Three people convicted of the murder of a vulnerable man they kept as their slave have been jailed for life.
Michael Gilbert, 26, was tortured for his benefit money by the extended Watt family at their home in Luton.
James Watt was ordered to serve a minimum of 36 years, Natasha Oldfield will serve at least 18 years and Nicola Roberts a minimum of 15 years.
The court heard Mr Gilbert was kept as a slave and tortured before he was killed and his body dumped in a lake.
Richard Watt, 25, the boyfriend of Nicola Roberts, had previously admitted familial homicide, or causing or allowing the death, and was jailed for six years.
The youngest brother, Robert Watt, 20, was jailed for eight years for the same offence as well as perverting the course of justice.
The brothers' mother, Jennifer Smith-Dennis, 58, was also found guilty of familial homicide and perverting the course of justice and jailed for 10 years.
Judge John Bevan told her she had created a "monstrous" and "dysfunctional" family.
James Watt who was the boyfriend of Oldfield, said "cheers" to the judge as he was sentenced.
Mr Gilbert's body was dismembered and dumped at a beauty spot known as the Blue Lagoon in Arlesey, where it was discovered by fishermen in May last year.
Victim's family welcomes sentence
During the trial, the court heard "vulnerable" Mr Gilbert, who met James Watt at a children's home when they were 15, was treated as a slave by the family.
Police said he was regularly assaulted and threatened over several years.
He was hit with bats, shot, stabbed and beatings were often filmed on mobile phones.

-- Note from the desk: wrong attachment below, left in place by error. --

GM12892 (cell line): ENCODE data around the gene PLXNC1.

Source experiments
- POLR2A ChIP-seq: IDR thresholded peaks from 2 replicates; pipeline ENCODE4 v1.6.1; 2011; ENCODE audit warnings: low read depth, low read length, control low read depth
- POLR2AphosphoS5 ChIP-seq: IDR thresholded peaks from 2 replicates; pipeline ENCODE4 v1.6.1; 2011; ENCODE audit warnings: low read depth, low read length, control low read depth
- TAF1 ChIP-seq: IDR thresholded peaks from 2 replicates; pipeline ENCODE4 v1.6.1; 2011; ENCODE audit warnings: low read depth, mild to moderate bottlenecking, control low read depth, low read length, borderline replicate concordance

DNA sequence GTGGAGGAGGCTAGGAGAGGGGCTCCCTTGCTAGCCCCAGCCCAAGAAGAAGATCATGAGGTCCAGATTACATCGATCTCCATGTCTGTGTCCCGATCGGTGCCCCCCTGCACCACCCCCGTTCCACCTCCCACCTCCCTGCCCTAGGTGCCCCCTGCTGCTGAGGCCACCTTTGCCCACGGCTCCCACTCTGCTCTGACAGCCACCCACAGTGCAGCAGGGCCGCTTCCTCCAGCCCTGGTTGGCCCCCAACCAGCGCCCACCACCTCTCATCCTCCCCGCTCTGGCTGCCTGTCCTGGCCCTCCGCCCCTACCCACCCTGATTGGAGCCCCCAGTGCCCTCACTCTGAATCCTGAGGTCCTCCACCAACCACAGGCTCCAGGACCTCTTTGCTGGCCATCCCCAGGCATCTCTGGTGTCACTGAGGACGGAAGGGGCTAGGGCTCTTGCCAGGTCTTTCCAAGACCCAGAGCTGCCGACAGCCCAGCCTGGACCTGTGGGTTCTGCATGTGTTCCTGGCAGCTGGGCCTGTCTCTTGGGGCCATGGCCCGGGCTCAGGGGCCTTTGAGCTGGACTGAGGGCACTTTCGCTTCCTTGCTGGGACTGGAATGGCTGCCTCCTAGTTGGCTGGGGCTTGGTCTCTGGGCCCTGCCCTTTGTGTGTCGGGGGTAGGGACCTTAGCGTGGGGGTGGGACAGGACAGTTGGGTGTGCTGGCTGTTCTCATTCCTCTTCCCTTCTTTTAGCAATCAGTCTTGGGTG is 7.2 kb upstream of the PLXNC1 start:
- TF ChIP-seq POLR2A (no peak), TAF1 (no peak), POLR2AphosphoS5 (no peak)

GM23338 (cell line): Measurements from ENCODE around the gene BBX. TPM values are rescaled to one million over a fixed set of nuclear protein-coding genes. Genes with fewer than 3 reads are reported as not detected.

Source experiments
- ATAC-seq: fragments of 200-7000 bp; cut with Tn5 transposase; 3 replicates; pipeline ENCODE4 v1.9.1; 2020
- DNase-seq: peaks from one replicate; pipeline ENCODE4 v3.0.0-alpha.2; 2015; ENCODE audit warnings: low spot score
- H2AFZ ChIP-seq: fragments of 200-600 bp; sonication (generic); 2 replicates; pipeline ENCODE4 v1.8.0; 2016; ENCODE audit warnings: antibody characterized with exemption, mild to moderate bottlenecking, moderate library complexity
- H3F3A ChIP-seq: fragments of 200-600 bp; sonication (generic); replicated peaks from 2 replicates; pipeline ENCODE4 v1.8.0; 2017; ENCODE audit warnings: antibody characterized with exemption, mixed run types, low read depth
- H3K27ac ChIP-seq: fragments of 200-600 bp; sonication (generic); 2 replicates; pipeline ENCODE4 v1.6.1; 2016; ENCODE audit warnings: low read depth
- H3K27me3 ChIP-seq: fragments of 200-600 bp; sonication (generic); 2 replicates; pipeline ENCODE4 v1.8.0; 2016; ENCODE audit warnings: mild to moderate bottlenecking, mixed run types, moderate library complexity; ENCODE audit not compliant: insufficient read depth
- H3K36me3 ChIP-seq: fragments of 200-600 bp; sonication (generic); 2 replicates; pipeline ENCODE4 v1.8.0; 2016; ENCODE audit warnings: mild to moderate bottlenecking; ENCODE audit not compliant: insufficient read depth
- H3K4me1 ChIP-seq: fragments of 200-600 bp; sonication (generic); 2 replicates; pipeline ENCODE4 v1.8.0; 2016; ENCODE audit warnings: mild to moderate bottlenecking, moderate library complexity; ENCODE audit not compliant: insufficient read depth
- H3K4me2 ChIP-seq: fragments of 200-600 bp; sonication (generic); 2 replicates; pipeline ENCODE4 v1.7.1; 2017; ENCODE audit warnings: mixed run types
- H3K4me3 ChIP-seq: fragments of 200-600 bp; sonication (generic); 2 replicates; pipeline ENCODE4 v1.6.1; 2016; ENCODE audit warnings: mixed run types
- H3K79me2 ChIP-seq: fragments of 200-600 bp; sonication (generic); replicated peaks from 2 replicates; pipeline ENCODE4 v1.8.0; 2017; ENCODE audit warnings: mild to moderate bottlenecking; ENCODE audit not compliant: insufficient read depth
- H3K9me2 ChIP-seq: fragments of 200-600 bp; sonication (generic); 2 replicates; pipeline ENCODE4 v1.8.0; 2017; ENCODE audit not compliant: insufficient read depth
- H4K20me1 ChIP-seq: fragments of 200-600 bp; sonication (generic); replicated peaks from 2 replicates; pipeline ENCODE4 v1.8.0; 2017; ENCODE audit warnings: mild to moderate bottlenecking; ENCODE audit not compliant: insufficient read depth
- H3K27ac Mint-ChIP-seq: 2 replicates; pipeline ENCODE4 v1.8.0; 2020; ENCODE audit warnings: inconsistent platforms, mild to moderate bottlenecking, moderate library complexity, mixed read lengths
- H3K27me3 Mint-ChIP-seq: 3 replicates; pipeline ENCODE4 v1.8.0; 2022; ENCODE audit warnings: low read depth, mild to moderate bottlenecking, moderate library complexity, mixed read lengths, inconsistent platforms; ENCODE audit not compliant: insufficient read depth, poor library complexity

When the 26-year-old escaped, James Watt traced him through his benefit payments and National Insurance number and he would be forced back in to captivity.
Police had even paid for a rail ticket so he could return to Cambridge and escape the family but he was traced and bundled into a car before being taken back to the Watt family home.
The judge said Mr Gilbert died a "cruel, lonely and violent death" and that the description of him as a slave was only a "mild exaggeration".
He told the family: "In all my years, both on the bench and at the bar, I have only ever dealt with a handful of cases where the behaviour can properly be described as depraved and you can be rightly added to this list.
"How, in a civilised society, this behaviour was allowed to continue is a mystery."
The judge told James Watt: "You had your fun, now you must pay for it.
"You are dangerous, cruel, vindictive, spiteful and heartless."
He said he had considered giving him a whole-life sentence but decided not to as he would have seen it as a "badge of honour".
Judge Bevan told Richard Watt his biggest part was inaction and he had failed Mr Gilbert both in his life and in his death until he eventually told police.
He added: "Whatever the failings of the authorities in this case, Michael's refusal of help tied their hands."
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